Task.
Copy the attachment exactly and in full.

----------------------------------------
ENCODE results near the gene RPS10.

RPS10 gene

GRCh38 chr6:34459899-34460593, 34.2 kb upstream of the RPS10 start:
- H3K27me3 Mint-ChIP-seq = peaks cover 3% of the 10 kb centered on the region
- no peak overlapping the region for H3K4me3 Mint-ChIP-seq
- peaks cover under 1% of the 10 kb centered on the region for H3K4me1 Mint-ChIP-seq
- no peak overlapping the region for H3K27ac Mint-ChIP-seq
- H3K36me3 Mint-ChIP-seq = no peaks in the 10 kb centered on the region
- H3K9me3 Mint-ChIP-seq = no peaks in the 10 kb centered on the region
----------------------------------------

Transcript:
ENCODE results near the gene RPS10.

RPS10 gene

GRCh38 chr6:34459899-34460593, 34.2 kb upstream of the RPS10 start:
- H3K27me3 Mint-ChIP-seq = peaks cover 3% of the 10 kb centered on the region
- no peak overlapping the region for H3K4me3 Mint-ChIP-seq
- peaks cover under 1% of the 10 kb centered on the region for H3K4me1 Mint-ChIP-seq
- no peak overlapping the region for H3K27ac Mint-ChIP-seq
- H3K36me3 Mint-ChIP-seq = no peaks in the 10 kb centered on the region
- H3K9me3 Mint-ChIP-seq = no peaks in the 10 kb centered on the region